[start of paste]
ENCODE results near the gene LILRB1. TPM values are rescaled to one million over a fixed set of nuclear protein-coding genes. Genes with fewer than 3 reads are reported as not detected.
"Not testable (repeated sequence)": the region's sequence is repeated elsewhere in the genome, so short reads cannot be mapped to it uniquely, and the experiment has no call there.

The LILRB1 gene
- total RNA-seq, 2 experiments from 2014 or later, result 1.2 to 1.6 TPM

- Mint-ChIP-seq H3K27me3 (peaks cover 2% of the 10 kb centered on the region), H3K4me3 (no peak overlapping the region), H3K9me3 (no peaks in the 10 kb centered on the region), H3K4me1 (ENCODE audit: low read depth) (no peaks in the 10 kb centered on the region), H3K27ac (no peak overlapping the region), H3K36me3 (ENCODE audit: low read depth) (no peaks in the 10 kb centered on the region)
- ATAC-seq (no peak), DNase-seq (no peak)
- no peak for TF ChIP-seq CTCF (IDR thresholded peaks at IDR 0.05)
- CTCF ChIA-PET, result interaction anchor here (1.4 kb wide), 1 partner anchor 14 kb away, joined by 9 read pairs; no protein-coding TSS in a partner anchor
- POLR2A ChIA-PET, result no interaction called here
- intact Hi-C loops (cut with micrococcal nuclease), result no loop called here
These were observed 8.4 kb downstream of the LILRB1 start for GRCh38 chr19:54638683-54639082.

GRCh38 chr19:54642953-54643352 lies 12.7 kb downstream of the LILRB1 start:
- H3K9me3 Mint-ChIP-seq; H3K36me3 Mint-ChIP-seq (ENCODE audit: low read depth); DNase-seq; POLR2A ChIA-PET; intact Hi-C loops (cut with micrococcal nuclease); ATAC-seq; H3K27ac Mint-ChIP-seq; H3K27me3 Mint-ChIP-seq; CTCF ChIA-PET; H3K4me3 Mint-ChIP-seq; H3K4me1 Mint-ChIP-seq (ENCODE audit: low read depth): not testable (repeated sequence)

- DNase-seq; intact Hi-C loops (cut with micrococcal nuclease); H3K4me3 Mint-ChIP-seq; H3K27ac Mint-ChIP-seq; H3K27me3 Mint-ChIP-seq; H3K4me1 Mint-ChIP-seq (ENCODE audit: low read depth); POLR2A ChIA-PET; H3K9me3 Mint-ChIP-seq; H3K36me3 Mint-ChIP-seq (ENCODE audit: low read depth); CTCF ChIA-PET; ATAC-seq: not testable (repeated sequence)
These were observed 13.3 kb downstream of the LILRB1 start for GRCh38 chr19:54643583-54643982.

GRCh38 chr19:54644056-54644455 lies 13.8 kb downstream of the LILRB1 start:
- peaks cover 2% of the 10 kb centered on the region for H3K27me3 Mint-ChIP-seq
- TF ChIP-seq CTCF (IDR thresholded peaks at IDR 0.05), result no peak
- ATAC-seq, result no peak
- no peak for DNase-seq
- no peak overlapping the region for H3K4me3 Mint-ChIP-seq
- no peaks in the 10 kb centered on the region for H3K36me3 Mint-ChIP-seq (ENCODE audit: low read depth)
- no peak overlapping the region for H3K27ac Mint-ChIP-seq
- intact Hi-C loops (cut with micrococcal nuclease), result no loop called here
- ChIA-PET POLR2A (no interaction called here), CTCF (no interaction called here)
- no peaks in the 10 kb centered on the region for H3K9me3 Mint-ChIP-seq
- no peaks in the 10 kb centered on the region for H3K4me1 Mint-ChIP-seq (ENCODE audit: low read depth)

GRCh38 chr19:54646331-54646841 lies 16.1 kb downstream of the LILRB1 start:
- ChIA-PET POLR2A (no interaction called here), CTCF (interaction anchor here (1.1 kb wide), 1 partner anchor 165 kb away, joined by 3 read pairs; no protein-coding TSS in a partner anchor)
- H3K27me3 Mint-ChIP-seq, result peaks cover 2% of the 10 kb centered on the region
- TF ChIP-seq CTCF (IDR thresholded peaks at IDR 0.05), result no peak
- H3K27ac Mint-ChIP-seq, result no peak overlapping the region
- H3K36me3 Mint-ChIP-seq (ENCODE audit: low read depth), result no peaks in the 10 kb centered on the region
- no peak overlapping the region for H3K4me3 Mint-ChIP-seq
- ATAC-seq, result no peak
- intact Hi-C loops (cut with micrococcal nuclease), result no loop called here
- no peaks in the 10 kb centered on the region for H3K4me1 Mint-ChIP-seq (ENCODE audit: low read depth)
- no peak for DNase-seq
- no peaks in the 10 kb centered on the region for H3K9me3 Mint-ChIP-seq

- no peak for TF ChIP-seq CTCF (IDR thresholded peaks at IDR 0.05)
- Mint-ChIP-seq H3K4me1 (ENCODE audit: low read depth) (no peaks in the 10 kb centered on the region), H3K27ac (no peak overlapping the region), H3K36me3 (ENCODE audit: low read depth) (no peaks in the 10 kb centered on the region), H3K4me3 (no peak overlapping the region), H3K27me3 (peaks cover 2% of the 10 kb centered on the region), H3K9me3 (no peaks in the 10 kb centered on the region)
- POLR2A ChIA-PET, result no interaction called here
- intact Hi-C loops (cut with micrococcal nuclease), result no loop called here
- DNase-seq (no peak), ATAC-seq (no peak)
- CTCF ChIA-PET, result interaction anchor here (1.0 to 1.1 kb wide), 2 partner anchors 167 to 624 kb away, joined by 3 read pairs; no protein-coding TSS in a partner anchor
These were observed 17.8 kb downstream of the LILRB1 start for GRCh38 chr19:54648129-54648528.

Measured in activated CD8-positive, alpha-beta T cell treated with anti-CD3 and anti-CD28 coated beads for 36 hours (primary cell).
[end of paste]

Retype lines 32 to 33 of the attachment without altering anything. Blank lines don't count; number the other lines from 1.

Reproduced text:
- H3K27ac Mint-ChIP-seq, result no peak overlapping the region
- H3K36me3 Mint-ChIP-seq (ENCODE audit: low read depth), result no peaks in the 10 kb centered on the region